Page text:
Pacific Standard Time, Renamed PST Art, Receives $17 Million from the Getty

Named for its location in Southern California, the landmark event will now occur every five years.

Woman with brown hair dressed in white suit speaks at red podium.
Getty president Katherine E. Fleming speaking at a PST Art event on May 9. David Livingston/Getty Images.

The Getty Foundation has committed $17 million in grants toward the 2024 edition of Pacific Standard Time, an arts initiative and event that brings together 50 institutions across Southern California.

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“I am proud to announce today that Getty is making a commitment to continue these large-scale, interdisciplinary collaborations that produce new knowledge and engage broad audiences on a regular basis,” said Katherine E. Fleming, president and CEO of the Getty Trust, in a statement yesterday (May 9).

The Getty Trust operates the foundation in addition to the Getty Museum, Research Institute and Conservation Institute, and was first established by oil tycoon J. Paul Getty in 1953.

Pacific Standard Time, a Getty-organized collaboration, launched its inaugural edition in 2011 with Pacific Standard Time: Art in LA 1945-1980, which examined the history and impact of the Los Angeles art scene. It was followed by Pacific Standard Time: LA/LA, which focused on Latin American and Latinx art.

Pacific Standard Time will now take place every five years

Moving forward, the initiative will be renamed “PST Art,” according to the Getty, which added that events will now take place on a five-year cycle. The next landmark collaboration, PST Art: Art & Science Collide, is scheduled to begin in September of 2024 and will showcase works from more than 800 artists exploring topics like climate change, environmental justice and artificial intelligence.

“PST Art and Science strikes at the heart of the enduring human intertwining of science and art. Neither has limits, both speak to the imagination, and when they are put together, each is even more powerful,” said Fleming in a separate statement.

The upcoming edition of PST Art will be “the most far-reaching to date,” according to the Getty, with museums, civic organizations and scientific institutions in Southern California taking part. These include the Museum of Contemporary Art San Diego, the La Brea tar pits, the Los Angeles Film Forum and the California Institute of Technology.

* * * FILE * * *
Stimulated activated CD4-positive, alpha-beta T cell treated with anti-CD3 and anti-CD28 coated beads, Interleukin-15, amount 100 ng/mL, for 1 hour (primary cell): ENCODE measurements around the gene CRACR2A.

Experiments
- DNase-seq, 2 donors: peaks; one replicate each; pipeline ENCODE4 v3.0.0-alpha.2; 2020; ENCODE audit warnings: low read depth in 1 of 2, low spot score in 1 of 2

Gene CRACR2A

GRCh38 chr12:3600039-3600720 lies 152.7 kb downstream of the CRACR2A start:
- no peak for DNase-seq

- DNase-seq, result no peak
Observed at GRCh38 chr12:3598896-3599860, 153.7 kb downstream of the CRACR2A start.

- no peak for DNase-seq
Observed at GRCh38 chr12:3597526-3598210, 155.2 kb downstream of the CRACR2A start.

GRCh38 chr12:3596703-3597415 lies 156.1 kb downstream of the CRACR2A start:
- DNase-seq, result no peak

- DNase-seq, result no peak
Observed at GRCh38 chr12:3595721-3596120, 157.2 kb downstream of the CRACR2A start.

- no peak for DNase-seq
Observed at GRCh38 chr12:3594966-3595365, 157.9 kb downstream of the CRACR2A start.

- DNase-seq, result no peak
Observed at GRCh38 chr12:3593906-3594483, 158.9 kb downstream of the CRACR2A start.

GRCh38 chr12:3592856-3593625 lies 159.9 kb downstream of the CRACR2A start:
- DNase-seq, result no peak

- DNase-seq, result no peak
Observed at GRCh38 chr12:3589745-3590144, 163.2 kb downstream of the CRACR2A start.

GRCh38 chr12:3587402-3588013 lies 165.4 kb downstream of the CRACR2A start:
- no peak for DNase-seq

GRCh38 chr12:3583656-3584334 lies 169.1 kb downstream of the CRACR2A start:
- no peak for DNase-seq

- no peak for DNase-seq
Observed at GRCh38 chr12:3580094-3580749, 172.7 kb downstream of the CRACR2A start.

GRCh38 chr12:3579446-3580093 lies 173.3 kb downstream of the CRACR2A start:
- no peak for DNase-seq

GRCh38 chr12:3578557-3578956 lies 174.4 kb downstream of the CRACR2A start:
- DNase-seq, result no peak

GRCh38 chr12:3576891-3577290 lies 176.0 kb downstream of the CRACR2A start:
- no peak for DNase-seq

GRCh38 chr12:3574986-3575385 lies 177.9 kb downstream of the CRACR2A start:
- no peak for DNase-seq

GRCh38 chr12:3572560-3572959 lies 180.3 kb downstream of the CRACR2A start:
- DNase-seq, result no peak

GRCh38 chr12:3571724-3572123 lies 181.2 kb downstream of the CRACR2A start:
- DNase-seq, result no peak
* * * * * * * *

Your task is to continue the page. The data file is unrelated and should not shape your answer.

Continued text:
Painting of goddess surrounded by zodiac signs in a circle
Surya surrounded by the signs of the Zodiac, 1830. Painting. Courtesy of the San Diego Museum of Art.

The NASA Jet Propulsion Laboratory at Brand Library and Art Center is planning an exhibition of works exploring the cosmos and robots, and the Palm Springs Art Museum is set to examine how scientific research has impacted abstract art. Meanwhile, the Hammer Museum’s exhibition will look at the protection of oceans, atmosphere and forests.

More organizations and artists will likely join the collaboration as September approaches, according to the Getty, which has announced nine shows for PST Art at its museum and institutions. The exhibitions will explore topics ranging from how science, art and religion were interconnected in the Middle Ages to a reframing of Van Gogh’s Irises.

Black and white dinosaur skeleton with bones named after well-known figures.
Studies for Excavations, 2023, Mark Dion. Illustration. Courtesy of Mark Dion and Tanya Bonakdar Gallery, New York / Los Angeles.

“The extraordinary creations on show will include both the technologies that have allowed us to explore the world we inhabit from the most minute to the cosmic, but also the visualizations in art, literature, and spirituality that these discoveries inspired, from medieval stained glass to photographic holograms,” said Timothy Potts, director of the Getty Museum, in a statement.

The Getty Foundation’s $17 million pledge marks an increase from its $5.38 million in exhibition grants for PST Art, which it announced in January.

The foundation, which focuses its funding on art history, conservation, museum and archival development, and professional development, has awarded 9,000 grants to 180 countries since 1984, giving out a total of $490 million.

Pacific Standard Time, Renamed PST Art, Receives $17 Million from the Getty